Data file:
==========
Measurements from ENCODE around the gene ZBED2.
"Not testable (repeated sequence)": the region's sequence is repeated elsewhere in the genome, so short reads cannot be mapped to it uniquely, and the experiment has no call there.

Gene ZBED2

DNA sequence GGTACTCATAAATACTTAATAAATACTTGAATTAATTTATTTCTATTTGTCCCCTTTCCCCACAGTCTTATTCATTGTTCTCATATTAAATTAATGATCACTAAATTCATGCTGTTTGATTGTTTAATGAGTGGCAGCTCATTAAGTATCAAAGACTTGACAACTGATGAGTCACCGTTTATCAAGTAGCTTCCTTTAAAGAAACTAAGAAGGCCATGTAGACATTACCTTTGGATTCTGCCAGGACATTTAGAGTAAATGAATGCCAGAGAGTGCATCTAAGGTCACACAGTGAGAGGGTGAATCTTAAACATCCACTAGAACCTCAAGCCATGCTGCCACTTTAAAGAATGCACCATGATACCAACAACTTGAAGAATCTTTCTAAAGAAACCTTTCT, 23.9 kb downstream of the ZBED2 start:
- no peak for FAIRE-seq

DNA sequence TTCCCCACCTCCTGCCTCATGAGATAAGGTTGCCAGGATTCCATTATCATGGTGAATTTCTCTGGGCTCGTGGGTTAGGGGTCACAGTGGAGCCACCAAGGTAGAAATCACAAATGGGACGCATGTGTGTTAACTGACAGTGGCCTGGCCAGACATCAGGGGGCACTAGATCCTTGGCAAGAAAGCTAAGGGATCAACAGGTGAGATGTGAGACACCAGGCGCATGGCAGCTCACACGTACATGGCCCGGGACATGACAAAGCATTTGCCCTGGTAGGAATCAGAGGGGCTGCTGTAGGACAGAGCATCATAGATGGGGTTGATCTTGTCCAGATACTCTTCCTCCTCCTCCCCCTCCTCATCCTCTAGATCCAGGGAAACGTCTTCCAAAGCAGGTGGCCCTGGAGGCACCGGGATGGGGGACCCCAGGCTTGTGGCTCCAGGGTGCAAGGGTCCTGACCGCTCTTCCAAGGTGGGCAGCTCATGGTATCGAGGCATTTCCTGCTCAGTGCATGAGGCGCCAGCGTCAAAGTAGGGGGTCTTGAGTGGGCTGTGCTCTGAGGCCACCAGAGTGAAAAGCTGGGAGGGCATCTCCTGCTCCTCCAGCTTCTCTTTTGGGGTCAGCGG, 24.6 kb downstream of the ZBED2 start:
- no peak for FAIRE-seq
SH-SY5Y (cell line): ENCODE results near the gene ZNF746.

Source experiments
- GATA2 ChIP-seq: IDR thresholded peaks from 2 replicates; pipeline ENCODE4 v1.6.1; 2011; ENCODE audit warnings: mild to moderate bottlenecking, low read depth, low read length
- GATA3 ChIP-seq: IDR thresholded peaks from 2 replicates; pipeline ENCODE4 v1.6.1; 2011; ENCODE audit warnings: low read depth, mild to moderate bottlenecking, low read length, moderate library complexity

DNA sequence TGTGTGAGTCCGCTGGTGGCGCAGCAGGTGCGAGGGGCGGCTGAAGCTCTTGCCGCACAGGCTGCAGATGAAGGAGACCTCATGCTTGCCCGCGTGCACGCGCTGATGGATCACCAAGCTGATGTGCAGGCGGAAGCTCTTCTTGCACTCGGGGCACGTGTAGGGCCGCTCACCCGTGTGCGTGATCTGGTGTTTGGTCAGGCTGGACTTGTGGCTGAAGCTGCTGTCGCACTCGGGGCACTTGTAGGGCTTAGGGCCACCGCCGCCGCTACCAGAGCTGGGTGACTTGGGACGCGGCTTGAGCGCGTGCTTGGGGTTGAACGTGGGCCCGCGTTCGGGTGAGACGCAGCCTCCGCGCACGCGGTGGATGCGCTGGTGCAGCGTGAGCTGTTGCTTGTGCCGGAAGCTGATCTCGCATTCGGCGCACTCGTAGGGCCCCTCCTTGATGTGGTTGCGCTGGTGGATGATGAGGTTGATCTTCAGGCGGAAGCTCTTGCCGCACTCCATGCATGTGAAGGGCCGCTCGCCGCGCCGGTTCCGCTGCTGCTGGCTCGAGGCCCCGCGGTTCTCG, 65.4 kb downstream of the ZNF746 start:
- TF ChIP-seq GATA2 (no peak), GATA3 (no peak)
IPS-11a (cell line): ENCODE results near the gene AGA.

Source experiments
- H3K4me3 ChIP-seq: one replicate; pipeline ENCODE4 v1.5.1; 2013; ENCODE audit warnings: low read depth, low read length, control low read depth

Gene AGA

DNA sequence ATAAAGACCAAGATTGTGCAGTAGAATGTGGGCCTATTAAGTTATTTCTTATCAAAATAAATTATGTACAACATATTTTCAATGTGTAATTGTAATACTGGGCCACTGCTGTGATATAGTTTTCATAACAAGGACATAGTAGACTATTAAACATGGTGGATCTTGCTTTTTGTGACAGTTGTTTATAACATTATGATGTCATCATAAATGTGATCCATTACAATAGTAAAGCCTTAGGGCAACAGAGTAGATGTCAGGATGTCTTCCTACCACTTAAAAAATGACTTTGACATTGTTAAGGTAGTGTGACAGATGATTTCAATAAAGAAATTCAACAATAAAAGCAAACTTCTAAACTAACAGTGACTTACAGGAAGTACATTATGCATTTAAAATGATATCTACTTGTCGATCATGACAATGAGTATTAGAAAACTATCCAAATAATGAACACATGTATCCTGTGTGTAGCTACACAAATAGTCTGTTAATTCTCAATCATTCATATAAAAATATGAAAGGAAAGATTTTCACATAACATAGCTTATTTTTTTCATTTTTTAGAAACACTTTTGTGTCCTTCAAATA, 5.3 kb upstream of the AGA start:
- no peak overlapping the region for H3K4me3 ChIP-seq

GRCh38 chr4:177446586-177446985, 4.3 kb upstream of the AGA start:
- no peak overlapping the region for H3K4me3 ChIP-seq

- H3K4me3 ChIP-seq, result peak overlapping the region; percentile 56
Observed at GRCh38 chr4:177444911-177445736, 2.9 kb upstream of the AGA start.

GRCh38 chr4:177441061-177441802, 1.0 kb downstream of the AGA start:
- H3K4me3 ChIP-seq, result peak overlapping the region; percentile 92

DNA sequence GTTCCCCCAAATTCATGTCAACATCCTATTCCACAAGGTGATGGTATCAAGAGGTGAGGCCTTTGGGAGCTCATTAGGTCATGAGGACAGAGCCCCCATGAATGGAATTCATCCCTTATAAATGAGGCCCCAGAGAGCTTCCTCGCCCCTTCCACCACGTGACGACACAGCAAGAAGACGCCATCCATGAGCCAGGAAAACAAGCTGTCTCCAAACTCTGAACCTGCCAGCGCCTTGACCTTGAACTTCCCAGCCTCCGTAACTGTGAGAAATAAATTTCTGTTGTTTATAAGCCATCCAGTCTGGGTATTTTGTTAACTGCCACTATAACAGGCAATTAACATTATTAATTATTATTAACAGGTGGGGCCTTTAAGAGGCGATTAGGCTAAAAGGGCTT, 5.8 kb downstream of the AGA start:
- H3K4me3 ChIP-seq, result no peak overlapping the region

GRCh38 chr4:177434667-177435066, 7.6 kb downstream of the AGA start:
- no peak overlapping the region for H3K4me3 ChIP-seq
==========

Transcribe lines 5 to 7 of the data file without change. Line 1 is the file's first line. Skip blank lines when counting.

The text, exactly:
- no peak for FAIRE-seq

DNA sequence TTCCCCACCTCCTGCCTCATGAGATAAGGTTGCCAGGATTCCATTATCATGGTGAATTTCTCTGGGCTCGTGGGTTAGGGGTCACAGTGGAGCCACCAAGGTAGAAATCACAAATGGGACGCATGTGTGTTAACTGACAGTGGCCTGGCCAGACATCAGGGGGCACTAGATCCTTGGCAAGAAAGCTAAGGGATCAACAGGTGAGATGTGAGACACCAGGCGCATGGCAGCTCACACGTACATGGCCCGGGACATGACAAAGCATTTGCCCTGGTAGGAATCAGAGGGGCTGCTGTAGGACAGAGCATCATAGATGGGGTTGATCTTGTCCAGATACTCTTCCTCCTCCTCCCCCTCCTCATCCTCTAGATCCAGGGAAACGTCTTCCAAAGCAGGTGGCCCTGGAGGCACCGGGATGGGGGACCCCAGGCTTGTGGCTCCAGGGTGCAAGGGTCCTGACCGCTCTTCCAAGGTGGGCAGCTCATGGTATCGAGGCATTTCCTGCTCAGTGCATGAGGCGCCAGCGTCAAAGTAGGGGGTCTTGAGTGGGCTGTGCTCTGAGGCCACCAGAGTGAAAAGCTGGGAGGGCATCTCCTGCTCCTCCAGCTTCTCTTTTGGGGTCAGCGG, 24.6 kb downstream of the ZBED2 start:
- no peak for FAIRE-seq